A trio of seniors are presenting their final art projects – a closer look at their personal journeys – in an exhibit on display April 29-May 24 at Keuka College’s Lightner Gallery.
The Senior Art Show showcases the talents of Erik Holmes of Penn Yan, Courtney French (Massena), and Erica Ruscio (Middlesex). An artists’ reception will be held from 4:30-6 p.m. Tuesday, April 30 at the gallery in Lightner Library. Light refreshments will be served and the event is free and open to the public. The exhibit runs through May 24.The gallery is open during Lightner Library hours, whichcan be found online at: http://lightner.keuka.edu.
According to Melissa Newcomb, assistant professor of art and adviser to the student artists, each one had to prepare an artist’s statement, along with a “thesis” of sorts, representing the culmination of work produced over their time as a student. Throughout this semester, they met weekly for senior art seminar, she said, and from those talks, a group consensus emerged: everybody’s grown.
This group has some of the strongest raw talent of students Newcomb has mentored during her four years at Keuka, she said.
According to Ruscio, the trio named the exhibit “EXPEERIENCE” because it’s “all about our experiences and we hope that people can see that by peering a little closer.”
“There are also a lot of eyes and faces, so we just thought it was a catchy title,” Ruscio added. (more…)
The Importance of Being Earnest, a comedy by Oscar Wilde, will be the fall theatrical production at Keuka College.
The play will be staged Thursday- Saturday, Oct. 25-27, at 8 p.m. and Sunday Oct. 28 at 7 p.m. in the Red Barn Theatre.
Directed by Professor of Theatre Mark Wenderlich, who also serves as lighting director, The Importance of Being Earnest offers a hilarious look at fun, games, and dubious ethics among the British upper crust.
Algernon Moncrieff is a slightly shady, but charming gentleman from a wealthy family who has a bad habit of throwing his money away. His close friend is Jack Worthing, a self-made man who acts as a ward to his cousin, Cecily.
Algernon has created an alter ego to help him get out of tight spots brought on by his financial improprieties, and when he learns that Jack has created a false identity of his own—Earnest, a brother living in London whose exploits have earned him no small amount of notoriety— Algernon arrives for a weekend visit in the country posing as the mysterious Earnest. Having heard of Earnest’s misadventures many times over the years, Cecily had developed something of an infatuation with the lovable rogue, and Algernon’s impersonation of him works no small degree of magic on Cecily.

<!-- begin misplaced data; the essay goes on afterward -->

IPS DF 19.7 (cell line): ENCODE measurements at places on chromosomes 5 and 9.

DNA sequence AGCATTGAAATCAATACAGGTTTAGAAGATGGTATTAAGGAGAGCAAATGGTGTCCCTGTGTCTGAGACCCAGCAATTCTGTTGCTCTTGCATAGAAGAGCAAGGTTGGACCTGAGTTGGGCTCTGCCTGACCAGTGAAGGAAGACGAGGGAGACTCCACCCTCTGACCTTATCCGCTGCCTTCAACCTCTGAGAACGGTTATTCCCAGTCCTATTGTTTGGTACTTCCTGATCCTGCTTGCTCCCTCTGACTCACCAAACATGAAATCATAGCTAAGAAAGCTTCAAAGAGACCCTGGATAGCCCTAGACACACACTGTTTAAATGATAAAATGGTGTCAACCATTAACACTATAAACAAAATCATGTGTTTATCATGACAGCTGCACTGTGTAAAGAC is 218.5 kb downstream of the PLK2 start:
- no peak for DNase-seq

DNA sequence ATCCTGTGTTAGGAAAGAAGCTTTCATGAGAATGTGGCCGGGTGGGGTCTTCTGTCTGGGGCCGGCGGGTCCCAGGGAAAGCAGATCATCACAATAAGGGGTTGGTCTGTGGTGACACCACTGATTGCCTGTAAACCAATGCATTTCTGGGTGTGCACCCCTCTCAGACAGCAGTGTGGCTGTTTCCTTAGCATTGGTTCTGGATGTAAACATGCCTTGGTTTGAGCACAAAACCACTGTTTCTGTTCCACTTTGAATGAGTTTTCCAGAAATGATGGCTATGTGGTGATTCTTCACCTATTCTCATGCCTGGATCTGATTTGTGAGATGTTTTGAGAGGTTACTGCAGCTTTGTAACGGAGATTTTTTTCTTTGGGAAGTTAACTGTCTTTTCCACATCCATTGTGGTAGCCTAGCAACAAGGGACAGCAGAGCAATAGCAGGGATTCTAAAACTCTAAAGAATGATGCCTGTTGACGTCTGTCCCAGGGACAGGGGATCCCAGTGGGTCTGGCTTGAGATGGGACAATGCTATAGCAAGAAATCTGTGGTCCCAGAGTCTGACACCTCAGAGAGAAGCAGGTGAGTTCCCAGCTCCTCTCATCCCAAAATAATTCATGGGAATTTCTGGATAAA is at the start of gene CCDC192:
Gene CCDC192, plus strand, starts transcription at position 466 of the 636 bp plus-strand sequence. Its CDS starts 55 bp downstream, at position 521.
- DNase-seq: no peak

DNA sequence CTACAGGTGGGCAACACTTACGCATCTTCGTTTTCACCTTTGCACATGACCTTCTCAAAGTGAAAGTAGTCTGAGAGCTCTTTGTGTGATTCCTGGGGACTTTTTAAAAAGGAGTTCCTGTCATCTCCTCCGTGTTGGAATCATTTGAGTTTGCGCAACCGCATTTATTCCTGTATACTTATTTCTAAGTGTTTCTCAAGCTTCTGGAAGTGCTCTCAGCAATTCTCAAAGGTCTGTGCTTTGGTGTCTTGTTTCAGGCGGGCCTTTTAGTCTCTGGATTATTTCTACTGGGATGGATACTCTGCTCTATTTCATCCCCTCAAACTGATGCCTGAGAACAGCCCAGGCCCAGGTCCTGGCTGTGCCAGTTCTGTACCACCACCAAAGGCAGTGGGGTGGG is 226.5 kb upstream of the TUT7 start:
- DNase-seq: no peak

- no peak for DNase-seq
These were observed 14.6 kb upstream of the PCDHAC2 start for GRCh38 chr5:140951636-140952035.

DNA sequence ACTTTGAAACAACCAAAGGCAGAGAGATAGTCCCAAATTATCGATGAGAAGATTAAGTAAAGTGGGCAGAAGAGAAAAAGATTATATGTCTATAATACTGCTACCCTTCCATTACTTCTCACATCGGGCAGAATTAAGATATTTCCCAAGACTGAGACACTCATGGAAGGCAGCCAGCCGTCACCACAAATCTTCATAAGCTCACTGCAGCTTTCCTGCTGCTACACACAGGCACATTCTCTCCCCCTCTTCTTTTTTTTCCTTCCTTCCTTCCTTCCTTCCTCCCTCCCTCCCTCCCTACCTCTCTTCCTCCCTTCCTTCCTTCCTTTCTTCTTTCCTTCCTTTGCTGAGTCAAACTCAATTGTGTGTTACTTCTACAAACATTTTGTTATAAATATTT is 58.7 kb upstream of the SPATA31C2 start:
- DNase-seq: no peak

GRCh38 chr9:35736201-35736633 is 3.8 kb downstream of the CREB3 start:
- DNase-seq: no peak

Meanwhile, Algernon’s cousin, Gwendolyn arrives for the weekend, and is startled to discover Jack is also there—except that she knows him as bad-boy Earnest. So just who is in love with whom? How will Lady Bracknell handle the matter of daughter Gwendolyn’s suitors? And what’s the truth about Jack’s mysterious heritage?
Members of the cast include Jacob Banas (Jack Worthing); Logan Ackerley (Algernon Moncrieff); Caleigh Alterio (Gwendolen Fairfax); Katy Standinger (Cecily Cardew); Jenny Tammera (Lady Bracknell) Matthew Snyder (Lane/Rev. Chasuble); Sierra Lynch (Miss Prism); and Elijah Snipes II (Merriman).
Members of the crew include Danica Zielinski (stage manager, light board manager, and scenic designer); Damita Peace (costume designer); Dan Roach (sound designer); Stephen Funk (sound board operator); and Jessamine Qualman, Robert Hernandez, Alicia Brown, and Cheryl Walsh (crew).
The Oct. 27 performance will benefit the cast members’ 2013 trip to the Kennedy Center American College Theatre Festival. All tickets are $7 and will be on sale at the door. Tickets for the other three performances are $4 for Keuka students, faculty, staff, and alumni, and $7 for the general public. Seating is limited.
Keuka College’s fall theater production will be Lanford Wilson’s mystery Book of Days.
The play will be staged Oct. 27-30 in the College’s Red Barn Theatre. The Oct. 27 performance will benefit the cast members’ trip to the Kennedy Center American College Theatre Festival in January.
“It’s a revisit of small-town mid-America with conservative ethics in a crucial life-threatening situation,” said Mark Wenderlich, professor of theatre and director of the production. “It deals with not only black and white, but a lot of shades of gray of truth and how people see things.”
The story revolves around Dublin, a quiet Missouri town with more churches than bars, and a cheese factory at the center of commerce.